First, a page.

YOU ARE HERE: LAT HomeCollections

DECOR : Nature Itself Inspires 'Southwest Spirit'

August 27, 1994|ROBERTA GRAFF

In the magical and mysterious land known as the American Southwest, even the cities speak of the country. The color and texture of painted sunsets and dusty desert blooms are as much a part of the shopping malls and condominiums of Phoenix and Scottsdale as are the sunbaked adobe houses of Santa Fe and Taos.

This rough-and-tumble terrain has brought forth an environment with its own distinct voice. It resounds loud and clear in a free-spirited, down-home lifestyle.

The landscape--a panorama of endless mesas, majestic mountains and cactus forests, is the soul of the American Southwest. It has crossed the boundary between indoors and out and given birth to a new aesthetic in home design. It is called the "Southwest Spirit," and nature itself is the interior designer. This is a style not to be confused with the too-muted tones of many mass-produced furnishings marketed as Southwest style in the '80s.

Not unlike the weather, with its sun-soaked days and cool nights, parched deserts and sudden rain showers, this look in home decor is a study in contrasts. Native American and Spanish, old and new, sophisticated and primitive have been joined together and have found their niche in the lexicon of American home design.

The ambience created when Western antiques and reproductions are set against a backdrop of textured stucco walls, deep-set windows, bleached, wood-beamed ceilings and natural stone or tile floors can be found in New York apartments as well as London eateries and Parisian boutiques. However, it is possible to get the rich and rugged look of the American West with a few well-chosen pieces of furniture, a bevy of simple but beautiful accessories and a cactus or two.

Southwest Spanish Craftsmen of Santa Fe (800-777-1767) have epitomized the style and unique grace of 19th-Century New Mexico with an extensive collection of handcrafted, superbly detailed and finished furniture, doors and accessories. There are chairs of pine and mahogany with leather seats and antique brass nails, chests with reproductions of original hasps and locks in wrought iron and Cibola beds, with headboards and footboards featuring the legendary "sunburst" design that connotes health, wealth and strong family unity.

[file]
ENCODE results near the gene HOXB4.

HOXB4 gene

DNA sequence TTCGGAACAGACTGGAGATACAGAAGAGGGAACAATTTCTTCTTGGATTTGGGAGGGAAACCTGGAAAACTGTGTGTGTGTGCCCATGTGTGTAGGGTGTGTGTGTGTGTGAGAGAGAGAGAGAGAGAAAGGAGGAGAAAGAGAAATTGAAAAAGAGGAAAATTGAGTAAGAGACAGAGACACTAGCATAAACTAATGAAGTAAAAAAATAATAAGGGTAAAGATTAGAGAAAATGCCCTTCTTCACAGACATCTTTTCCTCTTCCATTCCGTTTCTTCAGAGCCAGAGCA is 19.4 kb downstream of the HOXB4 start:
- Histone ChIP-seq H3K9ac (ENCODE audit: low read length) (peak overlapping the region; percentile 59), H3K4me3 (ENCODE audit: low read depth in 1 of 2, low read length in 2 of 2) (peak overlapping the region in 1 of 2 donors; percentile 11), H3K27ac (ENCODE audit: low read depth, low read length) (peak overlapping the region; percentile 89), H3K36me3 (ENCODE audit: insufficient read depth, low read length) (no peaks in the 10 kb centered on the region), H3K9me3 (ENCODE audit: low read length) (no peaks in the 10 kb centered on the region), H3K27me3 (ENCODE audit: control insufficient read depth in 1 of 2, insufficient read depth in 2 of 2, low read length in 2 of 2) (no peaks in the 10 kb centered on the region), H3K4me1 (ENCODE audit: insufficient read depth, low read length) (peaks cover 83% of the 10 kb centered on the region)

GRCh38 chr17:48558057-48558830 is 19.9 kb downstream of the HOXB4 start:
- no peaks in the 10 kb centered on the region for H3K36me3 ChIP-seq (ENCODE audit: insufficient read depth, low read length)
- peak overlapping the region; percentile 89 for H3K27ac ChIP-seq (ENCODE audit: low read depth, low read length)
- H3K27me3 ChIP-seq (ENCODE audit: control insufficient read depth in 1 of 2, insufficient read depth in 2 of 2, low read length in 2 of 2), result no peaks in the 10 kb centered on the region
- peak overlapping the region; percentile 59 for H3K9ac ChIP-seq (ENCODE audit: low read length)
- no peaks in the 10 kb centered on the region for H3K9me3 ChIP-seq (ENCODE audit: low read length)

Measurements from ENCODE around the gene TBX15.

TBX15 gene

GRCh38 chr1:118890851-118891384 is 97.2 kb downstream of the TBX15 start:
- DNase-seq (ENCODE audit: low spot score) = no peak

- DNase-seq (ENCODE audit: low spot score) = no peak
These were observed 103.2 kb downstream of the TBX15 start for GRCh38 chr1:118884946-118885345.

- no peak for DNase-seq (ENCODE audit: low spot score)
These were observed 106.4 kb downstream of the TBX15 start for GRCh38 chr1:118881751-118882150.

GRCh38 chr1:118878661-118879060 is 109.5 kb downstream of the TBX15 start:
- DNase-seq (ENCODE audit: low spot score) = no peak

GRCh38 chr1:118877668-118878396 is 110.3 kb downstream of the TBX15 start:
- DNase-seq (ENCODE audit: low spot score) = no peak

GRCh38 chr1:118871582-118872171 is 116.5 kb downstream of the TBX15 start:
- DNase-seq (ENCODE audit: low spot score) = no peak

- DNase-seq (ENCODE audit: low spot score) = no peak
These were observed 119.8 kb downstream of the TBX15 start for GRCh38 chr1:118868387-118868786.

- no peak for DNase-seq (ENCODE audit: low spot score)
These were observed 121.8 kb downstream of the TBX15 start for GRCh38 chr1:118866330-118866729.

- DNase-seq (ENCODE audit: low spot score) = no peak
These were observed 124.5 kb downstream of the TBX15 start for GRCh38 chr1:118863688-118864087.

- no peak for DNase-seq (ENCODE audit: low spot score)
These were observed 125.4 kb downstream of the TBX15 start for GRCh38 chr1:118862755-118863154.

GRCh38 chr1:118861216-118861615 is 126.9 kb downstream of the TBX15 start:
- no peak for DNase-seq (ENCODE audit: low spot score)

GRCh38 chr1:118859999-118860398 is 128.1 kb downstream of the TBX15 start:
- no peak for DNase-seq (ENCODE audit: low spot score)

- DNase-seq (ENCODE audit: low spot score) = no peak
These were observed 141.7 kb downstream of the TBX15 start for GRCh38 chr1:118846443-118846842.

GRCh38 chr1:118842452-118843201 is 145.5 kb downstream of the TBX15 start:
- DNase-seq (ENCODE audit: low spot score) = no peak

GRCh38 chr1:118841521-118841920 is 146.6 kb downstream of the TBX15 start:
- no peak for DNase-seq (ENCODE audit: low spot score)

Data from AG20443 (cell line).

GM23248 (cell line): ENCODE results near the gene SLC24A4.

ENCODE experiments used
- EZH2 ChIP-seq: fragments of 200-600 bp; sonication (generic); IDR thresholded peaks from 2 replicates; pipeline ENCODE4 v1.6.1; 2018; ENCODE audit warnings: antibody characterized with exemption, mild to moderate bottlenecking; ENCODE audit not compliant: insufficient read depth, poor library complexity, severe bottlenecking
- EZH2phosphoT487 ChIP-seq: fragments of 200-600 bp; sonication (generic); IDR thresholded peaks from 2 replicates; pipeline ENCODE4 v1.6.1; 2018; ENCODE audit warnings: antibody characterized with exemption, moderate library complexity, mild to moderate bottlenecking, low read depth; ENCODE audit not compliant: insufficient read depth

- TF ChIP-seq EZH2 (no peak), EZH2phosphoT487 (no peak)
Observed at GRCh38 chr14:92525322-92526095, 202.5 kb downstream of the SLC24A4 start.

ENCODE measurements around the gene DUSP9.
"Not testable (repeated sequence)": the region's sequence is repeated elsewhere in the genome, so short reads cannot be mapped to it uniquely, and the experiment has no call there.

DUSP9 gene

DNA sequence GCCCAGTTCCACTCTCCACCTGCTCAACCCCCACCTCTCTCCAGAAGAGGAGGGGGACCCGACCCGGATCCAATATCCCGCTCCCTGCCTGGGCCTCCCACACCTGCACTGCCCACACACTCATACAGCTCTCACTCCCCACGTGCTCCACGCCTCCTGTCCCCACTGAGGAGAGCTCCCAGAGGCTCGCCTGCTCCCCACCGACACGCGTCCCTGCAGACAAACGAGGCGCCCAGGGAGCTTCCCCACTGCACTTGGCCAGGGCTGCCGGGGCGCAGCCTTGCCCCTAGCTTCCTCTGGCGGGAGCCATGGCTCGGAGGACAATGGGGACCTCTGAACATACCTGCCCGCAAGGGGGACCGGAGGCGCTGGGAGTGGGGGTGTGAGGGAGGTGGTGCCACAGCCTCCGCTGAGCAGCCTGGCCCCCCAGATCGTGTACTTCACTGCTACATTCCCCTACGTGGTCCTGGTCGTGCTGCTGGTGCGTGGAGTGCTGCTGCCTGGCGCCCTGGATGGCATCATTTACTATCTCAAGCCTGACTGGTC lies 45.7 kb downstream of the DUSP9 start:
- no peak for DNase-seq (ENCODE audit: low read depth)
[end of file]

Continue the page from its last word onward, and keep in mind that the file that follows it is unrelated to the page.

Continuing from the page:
Authentic antique reproductions of classic New Mexican trasteros, upright storage chests; amarios , traditional cabinets, and roperos, spacious wardrobe closets, are available through TAOS Furniture of Santa Fe (800-443-3448). They also offer a complete line of handmade tables, chairs and bedroom pieces rooted in the Southwest of past centuries.

Bed linens and fabrics that capture the austere landscape are available at major department stores and specialty shops. Wamsutta Pacific has introduced "Taos," an ensemble of sheets, pillowcases and drapery, while Osborne & Little for Revman Industries is showing two styles for the bedroom, "Omega" and "Mesa Verde." Stevens presents "Arcosanti" and "Raffia" by Collier-Campbell.

The American Southwest is one of the rare places where craft and art are regarded as one. It is not surprising to find fine art, hand-woven textiles, pottery, baskets and hand-painted furniture side by side. Indian pottery and rugs, created in centuries-old tradition, are available at the pueblos as well as at Indian markets and shops that specialize in such accessories.

The "Southwest Spirit" is an eclectic mix of rough-hewn furniture, natural-fiber textiles and handcrafted items. It has harmony, a sense of adventure, a touch of romance and the color palette of the sagebrush. It is the best of the Native American, the Spaniard and the Anglo who settled in this part of the country. The style of living they created blends into the rugged desert landscape. It is casual and devoid of pretense and frequently colored with humor.

(c) Copyright, 1994, Roberta Graff. Distributed by the Los Angeles Times Syndicate.

Los Angeles Times Articles